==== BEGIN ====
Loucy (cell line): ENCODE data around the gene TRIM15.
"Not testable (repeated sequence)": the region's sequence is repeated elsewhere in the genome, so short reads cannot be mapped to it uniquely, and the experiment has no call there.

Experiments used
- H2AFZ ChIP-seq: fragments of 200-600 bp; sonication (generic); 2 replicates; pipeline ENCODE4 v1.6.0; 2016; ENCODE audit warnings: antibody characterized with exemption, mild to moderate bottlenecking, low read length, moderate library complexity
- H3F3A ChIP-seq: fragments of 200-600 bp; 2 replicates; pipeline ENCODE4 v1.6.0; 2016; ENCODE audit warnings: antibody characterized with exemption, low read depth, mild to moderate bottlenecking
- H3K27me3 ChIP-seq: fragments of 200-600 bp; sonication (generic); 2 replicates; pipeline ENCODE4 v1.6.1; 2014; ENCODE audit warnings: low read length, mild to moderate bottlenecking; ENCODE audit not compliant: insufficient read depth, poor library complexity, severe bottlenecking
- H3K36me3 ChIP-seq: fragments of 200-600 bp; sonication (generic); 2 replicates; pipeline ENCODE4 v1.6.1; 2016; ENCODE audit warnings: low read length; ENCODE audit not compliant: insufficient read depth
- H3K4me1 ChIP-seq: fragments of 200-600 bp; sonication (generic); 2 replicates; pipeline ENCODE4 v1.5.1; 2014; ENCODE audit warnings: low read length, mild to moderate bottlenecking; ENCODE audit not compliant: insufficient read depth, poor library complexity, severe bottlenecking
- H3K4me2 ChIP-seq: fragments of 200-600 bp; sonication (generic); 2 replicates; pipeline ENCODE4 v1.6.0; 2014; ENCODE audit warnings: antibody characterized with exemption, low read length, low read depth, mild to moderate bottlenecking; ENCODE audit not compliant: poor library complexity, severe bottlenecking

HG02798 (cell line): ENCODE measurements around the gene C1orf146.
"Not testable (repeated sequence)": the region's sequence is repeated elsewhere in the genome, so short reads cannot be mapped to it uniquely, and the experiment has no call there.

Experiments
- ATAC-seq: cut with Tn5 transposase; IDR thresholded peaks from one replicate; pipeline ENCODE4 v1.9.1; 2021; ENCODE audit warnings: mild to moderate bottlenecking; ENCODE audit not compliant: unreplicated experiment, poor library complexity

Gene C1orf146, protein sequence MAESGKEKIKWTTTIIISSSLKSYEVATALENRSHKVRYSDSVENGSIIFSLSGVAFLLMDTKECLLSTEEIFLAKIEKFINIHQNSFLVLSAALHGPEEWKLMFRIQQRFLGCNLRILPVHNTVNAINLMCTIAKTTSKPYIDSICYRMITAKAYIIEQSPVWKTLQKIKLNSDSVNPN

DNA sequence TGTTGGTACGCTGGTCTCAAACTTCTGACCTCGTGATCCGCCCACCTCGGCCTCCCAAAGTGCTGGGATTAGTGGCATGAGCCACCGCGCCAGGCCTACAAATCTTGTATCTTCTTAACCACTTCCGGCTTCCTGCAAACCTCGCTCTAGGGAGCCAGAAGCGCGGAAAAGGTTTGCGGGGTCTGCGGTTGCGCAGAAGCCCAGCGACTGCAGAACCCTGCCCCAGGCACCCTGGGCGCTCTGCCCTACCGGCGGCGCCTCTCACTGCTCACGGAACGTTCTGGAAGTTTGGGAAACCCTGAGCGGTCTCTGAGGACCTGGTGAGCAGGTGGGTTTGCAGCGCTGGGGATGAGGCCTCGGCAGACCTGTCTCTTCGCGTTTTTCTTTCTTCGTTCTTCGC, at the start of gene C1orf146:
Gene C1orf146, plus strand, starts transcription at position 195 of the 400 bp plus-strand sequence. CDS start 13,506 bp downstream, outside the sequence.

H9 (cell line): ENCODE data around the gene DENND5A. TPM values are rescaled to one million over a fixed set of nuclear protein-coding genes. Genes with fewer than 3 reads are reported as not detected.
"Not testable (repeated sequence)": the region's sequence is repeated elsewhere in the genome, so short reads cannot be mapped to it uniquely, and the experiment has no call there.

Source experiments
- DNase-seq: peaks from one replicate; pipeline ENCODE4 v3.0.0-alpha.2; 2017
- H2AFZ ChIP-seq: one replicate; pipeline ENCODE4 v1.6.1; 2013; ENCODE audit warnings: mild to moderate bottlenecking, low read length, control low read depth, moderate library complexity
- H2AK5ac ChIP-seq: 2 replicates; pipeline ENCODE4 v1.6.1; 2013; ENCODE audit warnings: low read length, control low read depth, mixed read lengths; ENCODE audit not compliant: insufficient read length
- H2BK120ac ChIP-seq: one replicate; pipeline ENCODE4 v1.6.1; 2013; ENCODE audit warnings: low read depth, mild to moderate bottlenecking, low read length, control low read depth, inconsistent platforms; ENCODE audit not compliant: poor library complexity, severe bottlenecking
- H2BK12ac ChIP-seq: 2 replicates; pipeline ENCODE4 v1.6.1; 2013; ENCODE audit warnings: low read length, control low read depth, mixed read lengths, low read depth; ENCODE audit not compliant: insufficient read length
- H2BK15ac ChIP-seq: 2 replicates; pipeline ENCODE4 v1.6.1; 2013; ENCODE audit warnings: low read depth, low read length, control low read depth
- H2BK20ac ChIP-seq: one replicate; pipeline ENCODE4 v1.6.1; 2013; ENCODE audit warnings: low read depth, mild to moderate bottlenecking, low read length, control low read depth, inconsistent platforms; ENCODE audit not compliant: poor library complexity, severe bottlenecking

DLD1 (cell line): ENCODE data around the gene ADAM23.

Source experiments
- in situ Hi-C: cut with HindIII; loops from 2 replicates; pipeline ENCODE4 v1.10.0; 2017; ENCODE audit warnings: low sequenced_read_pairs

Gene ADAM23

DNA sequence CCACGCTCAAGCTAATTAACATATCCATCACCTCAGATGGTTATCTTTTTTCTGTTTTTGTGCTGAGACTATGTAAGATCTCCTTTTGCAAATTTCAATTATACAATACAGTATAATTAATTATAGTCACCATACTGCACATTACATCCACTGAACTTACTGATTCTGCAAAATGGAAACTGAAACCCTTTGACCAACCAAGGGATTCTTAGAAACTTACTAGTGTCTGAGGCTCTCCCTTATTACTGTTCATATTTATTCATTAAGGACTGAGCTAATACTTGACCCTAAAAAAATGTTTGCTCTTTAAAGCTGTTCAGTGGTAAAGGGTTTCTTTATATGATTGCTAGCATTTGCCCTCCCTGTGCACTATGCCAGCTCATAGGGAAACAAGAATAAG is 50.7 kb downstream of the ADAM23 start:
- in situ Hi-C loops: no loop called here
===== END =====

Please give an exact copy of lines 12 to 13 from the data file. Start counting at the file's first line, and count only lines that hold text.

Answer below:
Experiments
- ATAC-seq: cut with Tn5 transposase; IDR thresholded peaks from one replicate; pipeline ENCODE4 v1.9.1; 2021; ENCODE audit warnings: mild to moderate bottlenecking; ENCODE audit not compliant: unreplicated experiment, poor library complexity